IN THE UNITED STATES DISTRICT COURT FOR THE EASTERN DISTRICT OF CALIFORNIA
December 13, 2012
CYTOSPORT, INC., A CALIFORNIA CORPORATION, PLAINTIFF,
MONSTER MUSCLE, INC., A NEW YORK BUSINESS ENTITY, DEFENDANT.
Plaintiff commenced this action on April 27, 2011, by filing a complaint and paying the required filing fee. (Compl. (Doc. No. 2.)) This matter came before the court on July 20, 2012, for hearing on plaintiff's motion for default judgment following the entry of defendant's default by the Clerk of the Court. (Doc. No. 20.)
Although after the Clerk of the Court enters a defendant's default the court must take the well-pleaded factual allegations found in the plaintiff's complaint as true, the "defendant is not held to admit facts that are not well-pleaded or to admit conclusions of law." DIRECTV, Inc. v. Hoa Huynh, 503 F.3d 847, 854 (9th Cir. 2007).
Moreover, "[w]hen entry of judgment is sought against a party who has failed to plead or otherwise defend, a district court has an affirmative duty to look into its jurisdiction over both the subject matter and the parties." In re Tuli, 172 F.3d 707, 712 (9th Cir. 1999). "A court, however, must provide to a plaintiff the opportunity to assert facts to establish that the exercise of personal jurisdiction over a nonresident defendant is proper before dismissing an action for lack of personal jurisdiction." Facebook, Inc. v. Pedersen, 868 F. Supp.2d 953, 957 (N.D. Cal. May 21, 2012).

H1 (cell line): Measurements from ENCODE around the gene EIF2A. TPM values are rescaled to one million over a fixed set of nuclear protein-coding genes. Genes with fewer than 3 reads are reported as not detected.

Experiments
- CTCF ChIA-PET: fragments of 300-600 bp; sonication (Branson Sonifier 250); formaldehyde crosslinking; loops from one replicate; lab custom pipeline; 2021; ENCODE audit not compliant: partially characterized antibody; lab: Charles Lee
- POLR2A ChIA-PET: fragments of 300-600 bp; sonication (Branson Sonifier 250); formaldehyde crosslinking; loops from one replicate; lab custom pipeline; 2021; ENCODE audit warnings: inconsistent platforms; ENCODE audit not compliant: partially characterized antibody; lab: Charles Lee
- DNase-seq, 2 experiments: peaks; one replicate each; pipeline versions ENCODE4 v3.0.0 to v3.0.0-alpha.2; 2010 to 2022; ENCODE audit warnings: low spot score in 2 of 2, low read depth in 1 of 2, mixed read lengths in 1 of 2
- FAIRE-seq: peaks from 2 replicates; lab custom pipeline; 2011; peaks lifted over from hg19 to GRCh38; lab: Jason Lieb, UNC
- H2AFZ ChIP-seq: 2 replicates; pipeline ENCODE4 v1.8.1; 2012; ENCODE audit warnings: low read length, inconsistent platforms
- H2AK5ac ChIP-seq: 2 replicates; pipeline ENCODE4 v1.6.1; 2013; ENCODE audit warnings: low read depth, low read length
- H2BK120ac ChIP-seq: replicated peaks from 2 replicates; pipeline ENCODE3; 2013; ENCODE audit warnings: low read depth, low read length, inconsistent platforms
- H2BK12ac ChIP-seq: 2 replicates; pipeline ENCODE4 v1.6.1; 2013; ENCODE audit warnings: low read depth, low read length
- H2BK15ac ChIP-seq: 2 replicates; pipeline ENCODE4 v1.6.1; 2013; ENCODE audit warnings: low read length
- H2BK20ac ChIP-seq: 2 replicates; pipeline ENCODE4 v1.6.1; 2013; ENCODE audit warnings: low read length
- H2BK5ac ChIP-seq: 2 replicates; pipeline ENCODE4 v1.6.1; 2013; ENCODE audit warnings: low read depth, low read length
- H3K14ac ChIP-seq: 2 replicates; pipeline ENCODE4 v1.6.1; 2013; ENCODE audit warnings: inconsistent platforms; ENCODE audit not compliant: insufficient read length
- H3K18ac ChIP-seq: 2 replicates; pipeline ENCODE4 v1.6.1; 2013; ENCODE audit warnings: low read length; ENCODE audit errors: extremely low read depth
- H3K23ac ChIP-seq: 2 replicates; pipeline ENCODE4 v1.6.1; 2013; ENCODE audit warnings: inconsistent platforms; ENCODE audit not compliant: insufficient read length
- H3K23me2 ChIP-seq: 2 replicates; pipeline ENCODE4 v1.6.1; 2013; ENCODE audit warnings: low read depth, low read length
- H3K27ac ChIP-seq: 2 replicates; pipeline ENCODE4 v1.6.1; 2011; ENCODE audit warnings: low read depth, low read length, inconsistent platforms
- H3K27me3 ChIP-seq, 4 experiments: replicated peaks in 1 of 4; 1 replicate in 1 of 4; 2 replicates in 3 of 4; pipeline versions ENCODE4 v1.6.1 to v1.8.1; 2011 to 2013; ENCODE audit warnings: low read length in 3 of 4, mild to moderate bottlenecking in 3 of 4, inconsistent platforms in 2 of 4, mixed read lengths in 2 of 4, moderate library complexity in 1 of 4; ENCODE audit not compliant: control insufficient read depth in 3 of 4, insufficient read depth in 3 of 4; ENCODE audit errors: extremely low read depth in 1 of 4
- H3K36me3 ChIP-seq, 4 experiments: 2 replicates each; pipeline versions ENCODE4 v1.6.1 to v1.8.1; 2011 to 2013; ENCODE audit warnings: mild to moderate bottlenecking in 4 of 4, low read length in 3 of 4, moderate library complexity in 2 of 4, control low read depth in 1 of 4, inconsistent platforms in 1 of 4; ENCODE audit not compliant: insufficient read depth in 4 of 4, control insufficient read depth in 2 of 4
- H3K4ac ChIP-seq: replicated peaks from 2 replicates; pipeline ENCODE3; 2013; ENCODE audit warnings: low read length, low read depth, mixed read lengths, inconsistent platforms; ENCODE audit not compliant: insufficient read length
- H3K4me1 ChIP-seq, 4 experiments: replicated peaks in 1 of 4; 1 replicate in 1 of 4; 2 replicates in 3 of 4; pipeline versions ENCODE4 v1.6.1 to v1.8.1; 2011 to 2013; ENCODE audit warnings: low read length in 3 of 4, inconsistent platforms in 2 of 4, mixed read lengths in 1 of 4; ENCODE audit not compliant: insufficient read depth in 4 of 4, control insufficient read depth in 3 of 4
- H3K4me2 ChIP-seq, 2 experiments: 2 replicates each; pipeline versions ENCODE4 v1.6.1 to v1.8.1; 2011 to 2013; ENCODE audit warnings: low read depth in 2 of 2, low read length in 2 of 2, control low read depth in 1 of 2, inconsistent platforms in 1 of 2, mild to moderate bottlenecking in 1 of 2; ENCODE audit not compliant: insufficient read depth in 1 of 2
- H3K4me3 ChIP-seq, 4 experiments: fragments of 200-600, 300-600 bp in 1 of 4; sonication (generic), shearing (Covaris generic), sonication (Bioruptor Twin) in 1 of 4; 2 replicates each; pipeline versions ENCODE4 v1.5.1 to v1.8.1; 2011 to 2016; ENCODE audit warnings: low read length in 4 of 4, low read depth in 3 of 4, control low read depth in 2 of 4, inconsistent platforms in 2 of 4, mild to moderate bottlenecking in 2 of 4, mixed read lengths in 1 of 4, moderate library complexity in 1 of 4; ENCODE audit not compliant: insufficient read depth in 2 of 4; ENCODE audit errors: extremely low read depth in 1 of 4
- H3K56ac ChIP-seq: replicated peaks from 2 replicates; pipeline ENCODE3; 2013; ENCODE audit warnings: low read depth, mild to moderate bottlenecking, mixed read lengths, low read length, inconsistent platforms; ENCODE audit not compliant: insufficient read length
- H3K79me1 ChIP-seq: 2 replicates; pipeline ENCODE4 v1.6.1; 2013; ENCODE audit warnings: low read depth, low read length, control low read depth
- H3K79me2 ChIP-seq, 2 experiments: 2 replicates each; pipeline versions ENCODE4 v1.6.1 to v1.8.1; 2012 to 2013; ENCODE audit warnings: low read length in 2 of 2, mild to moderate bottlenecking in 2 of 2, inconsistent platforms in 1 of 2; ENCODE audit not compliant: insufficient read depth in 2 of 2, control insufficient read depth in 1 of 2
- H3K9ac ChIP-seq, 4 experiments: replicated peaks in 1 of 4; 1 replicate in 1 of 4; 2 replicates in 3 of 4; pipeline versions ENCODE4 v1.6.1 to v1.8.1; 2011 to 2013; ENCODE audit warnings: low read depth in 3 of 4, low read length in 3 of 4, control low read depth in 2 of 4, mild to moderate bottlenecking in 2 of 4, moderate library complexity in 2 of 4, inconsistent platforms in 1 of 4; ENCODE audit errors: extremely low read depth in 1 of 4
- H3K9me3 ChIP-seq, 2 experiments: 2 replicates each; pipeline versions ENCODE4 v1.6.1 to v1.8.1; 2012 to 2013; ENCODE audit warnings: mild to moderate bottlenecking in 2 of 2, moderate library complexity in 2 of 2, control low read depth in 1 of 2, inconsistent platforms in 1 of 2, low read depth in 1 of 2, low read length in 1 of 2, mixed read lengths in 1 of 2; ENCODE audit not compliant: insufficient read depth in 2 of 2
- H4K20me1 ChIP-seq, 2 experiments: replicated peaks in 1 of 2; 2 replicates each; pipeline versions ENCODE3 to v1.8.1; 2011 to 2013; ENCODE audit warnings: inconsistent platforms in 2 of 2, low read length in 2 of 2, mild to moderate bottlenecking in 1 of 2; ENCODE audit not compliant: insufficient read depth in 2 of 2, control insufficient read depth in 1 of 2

Here, plaintiff's complaint alleges that defendant is a business entity operating in the state of New York. (Compl. (Doc. No. 2) at 2.) In determining whether the exercise of personal jurisdiction over a nonresident defendant is proper, a district court must apply the law of the state in which it sits when there is no applicable federal statute governing personal jurisdiction. Panavision Int'l, L.P. v. Toeppen, 141 F.3d 1316, 1320 (9th Cir. 1998). District courts in California may exercise personal jurisdiction over a nonresident defendant to the extent permitted by the Due Process Clause of the Constitution. CAL. CODE CIV. P. § 410.10. The Due Process Clause requires that the defendant have "certain minimum contacts" with the forum "such that the maintenance of the suit does not offend traditional notions of fair play and substantial justice." Int'l Shoe Co. v. State of Washington, 326 U.S. 310, 316 (1945) (citations and internal quotation marks omitted). The party seeking to invoke jurisdiction has the burden of establishing that jurisdiction exists. Flynt Distrib. Co. v. Harvey, 734 F.2d 1389, 1392 (9th Cir. 1984). "Personal jurisdiction may be founded on either general jurisdiction or specific jurisdiction." Facebook, Inc., 868 F. Supp.2d at 957. Here, plaintiff's complaint alleges that "this Court has personal specific jurisdiction over Defendants since Defendants conduct business directly related to the trademarks at issue in this case which do harm to Plaintiff in this judicial district." (Compl. (Doc. No. 2) at 2.)